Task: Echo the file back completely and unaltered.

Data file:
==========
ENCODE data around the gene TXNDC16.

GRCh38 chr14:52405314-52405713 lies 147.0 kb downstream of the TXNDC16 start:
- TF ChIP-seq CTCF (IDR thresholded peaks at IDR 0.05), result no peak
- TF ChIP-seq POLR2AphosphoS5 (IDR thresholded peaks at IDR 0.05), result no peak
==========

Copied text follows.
ENCODE data around the gene TXNDC16.

GRCh38 chr14:52405314-52405713 lies 147.0 kb downstream of the TXNDC16 start:
- TF ChIP-seq CTCF (IDR thresholded peaks at IDR 0.05), result no peak
- TF ChIP-seq POLR2AphosphoS5 (IDR thresholded peaks at IDR 0.05), result no peak